Starry Heavens Newsletter
In the spirit of the Thanksgiving holiday, which we hope everyone enjoyed on November 24th, we begin this newsletter with a look back at the Imaginarium’s Haunted Village event of October 28th. We’ve received several great pictures that we are thankful for and will share here with you; mahalos go out to everyone who attended and made the 2016 event one of our most highly attended Haunted Villages ever.
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Mid-month Earth will be passing through debris from asteroid 3200 Phaethon, which is the origin of the Geminid meteor shower. The peak of the shower will occur around midnight on the 13th, however the moon will be entering its full phase that evening so it will be bright and may limit the viewing of meteors. Don’t be discouraged, make yourself comfortable in a dark area away from city lights, then begin by looking to the east and scanning the sky, you may be able to see some of the brightest meteors as they burn up in our atmosphere.
Also notable this month is the Winter Solstice
(first day of winter) which takes place at approximately 12:45am on the 21st. This astronomical event is related to the tilt of Earth’s axis as it orbits the Sun; the day of the solstice is either the longest or shortest day of the year for locations north or south of the equator. Because Hawaii is located close to the equator the length of daylight or darkness varies very little
For more sky information attend the Imaginarium’s monthly Stargazing
presentations conducted by Krissie Kellogg, held on the second Wednesday of each month at 7:00pm, this month on December 14th.
If you would like to plan a few months ahead, Sky Information for 2017
is now posted on the Center for Aerospace Education webpage.
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Pictured above is a section of the star forming region NGC 2264 in the constellation of the unicorn (Monoceros), which is named Unicorn in honor of numerous references of the mythological creatures in the Old Testament. NGC 2264 is a complex jumble of cosmic gas and dust about 2,700 light-years distant and mixes reddish emission nebulae excited by energetic light from newborn stars with dark interstellar dust clouds. Its cast of cosmic characters includes the Fox Fur Nebula, and the Cone Nebula. The stars of NGC 2264 are also known as the Christmas Tree star cluster
. The triangular tree shape traced by the stars appears sideways here, with its apex at the Cone Nebula and its broader base centered near the bright variable star S Mon.
s a relatively new constellation, which first appeared on celestial globes in the early 1600s. Monoceros is considered a winter constellation, like its neighbor Orion, because they are both viewed best during winter months. In addition to the Christmas Tree star cluster there are several other objects located in the Monoceros constellation that are associated with the winter season; the Snowflake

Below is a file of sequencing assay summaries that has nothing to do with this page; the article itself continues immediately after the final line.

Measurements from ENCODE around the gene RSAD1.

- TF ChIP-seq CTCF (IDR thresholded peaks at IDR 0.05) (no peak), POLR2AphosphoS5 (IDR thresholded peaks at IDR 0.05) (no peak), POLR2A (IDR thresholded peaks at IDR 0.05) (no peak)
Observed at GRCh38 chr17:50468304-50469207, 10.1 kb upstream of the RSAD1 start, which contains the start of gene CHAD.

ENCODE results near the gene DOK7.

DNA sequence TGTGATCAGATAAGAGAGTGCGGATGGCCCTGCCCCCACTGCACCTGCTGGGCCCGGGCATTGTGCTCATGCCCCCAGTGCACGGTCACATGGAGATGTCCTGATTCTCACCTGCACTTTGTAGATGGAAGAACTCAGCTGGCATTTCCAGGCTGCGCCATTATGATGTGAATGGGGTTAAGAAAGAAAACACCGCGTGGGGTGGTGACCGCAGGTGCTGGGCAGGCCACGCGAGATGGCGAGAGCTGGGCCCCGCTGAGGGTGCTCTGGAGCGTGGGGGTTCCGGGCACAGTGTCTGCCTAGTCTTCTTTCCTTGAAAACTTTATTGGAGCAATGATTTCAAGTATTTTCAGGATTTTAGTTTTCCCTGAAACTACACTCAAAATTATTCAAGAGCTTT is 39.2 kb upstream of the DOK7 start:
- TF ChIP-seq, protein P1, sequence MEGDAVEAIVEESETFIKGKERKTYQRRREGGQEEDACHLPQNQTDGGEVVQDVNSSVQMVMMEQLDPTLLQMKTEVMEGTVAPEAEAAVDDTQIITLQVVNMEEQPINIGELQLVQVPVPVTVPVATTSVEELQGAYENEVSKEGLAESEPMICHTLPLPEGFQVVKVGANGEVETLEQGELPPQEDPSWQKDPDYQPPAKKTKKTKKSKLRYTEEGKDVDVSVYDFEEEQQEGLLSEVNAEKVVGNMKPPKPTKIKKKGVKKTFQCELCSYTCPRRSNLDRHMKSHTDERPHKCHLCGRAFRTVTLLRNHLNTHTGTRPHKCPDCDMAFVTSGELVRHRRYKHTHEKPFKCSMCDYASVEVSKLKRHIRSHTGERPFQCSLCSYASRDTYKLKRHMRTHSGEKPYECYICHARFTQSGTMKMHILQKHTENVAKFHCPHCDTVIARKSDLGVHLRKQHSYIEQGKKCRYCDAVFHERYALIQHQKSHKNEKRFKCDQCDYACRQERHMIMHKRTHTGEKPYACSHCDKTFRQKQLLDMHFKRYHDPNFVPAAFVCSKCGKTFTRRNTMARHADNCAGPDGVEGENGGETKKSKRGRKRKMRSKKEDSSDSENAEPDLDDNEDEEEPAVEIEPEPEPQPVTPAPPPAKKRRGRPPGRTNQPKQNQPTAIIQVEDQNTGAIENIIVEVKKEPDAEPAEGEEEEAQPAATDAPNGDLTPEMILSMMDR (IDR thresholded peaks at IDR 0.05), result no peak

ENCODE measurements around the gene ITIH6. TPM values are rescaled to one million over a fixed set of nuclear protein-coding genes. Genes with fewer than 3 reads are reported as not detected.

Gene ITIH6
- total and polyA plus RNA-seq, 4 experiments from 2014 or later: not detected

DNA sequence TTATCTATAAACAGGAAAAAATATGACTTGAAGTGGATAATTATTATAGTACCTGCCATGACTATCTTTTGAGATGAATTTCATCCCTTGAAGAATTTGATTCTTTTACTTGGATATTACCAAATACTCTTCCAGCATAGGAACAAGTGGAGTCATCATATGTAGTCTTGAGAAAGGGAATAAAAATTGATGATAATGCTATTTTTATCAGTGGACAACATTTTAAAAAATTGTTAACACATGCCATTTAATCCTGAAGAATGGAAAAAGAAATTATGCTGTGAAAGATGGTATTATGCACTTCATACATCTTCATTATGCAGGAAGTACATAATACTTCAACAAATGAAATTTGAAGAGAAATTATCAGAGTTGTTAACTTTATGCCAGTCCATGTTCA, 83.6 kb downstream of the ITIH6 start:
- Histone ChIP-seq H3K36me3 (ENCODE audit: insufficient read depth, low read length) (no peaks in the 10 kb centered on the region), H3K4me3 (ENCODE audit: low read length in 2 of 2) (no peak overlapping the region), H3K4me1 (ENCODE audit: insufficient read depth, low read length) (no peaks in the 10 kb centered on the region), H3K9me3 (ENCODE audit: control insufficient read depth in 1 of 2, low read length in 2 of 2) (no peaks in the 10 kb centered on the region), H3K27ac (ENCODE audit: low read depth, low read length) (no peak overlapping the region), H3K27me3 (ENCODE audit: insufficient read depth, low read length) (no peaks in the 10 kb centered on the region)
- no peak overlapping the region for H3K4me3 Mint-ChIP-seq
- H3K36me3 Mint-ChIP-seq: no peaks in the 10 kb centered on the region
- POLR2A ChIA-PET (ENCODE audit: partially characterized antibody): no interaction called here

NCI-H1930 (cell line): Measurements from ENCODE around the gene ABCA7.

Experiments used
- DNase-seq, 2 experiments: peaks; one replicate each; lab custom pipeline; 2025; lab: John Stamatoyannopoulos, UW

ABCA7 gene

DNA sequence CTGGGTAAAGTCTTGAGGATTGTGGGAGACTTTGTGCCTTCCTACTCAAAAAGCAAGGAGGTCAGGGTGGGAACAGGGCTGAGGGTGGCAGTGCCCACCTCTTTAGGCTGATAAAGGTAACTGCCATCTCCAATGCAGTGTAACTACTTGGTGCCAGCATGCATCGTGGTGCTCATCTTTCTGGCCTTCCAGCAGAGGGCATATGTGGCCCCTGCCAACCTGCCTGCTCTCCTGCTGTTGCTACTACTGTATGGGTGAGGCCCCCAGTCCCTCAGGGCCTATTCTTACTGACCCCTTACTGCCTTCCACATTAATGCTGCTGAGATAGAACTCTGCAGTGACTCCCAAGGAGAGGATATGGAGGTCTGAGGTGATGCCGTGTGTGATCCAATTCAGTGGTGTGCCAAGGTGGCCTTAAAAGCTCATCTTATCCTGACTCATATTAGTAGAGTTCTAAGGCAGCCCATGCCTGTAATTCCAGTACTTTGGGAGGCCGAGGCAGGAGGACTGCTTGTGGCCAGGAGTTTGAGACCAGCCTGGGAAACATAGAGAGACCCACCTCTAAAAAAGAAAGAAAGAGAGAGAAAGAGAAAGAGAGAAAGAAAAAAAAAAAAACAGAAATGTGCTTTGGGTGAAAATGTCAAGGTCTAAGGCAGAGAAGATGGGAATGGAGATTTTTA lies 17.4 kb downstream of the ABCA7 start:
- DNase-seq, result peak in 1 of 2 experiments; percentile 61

and the Madonna and Child
Pictured to the left in a wide view are the locations of the three objects, click on the links above to view close-ups of each.
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A Don't Miss For December
You have two opportunities this month to attend the Imaginarium's annual holiday season show “Season of Light
”; December 17 at 2:00 p.m., and December 23 at 7:00 p.m. Season of Light is a family frie
ndly, visually rich show about the darkest and coldest time of year, winter. The show explains why we experience seasons and traces the origins of many of the world’s most enduring customs from Christmas trees, to the Hanukkah Menorah, to Santa, and the Star of Bethlehem.
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If you are intrigued with the possibilities of colonizing our solar system you may enjoy the National Geographic channel’s television mini-series Mars
which airs on Monday evenings. Each episode shifts between an imagined year 2033 mission to Mars and documentary interviews with today’s brightest minds involved with science, technology and exploration. The balance examined between research, development, and technology to reach our first attempt at a mission to Mars is very well presented. If you’ve missed the first 3 episodes you can view them on demand online.
Due to limited seating of 84 attendees in the Imaginarium, we recommend making reservations for our programs. Call (808) 235-7433 between 8:30am - 3:30pm, Monday - Friday. Reservation phone line is not available on weekends or holidays.
Our admission prices are:
- $7 General admission
- $6 WCC students, military, seniors (65 years or older), with ID
- $5 Children (ages 4-12 years)
- Free for children under 4 years of age (1 per paying adult), and WCC faculty or staff with university ID
CASH & CHECK ONLY. An ATM is located on campus behind the Imaginarium building, next to The Hub coffee shop.
Please pick up and pay for reserved tickets at the Imaginarium Box Office at least 15 minutes prior to showtime. Unclaimed tickets may be sold to waiting customers on a first come, first served basis.
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As always, we welcome your feedback or questions, feel free to phone (808) 235-7350 or email to firstname.lastname@example.org. If you would like information regarding our Adopt-a-Show sponsorship program
please click here
Manager, Hōkūlani Imaginarium
Windward Community College
Hale Imiloa 135A
Office (808) 235-7350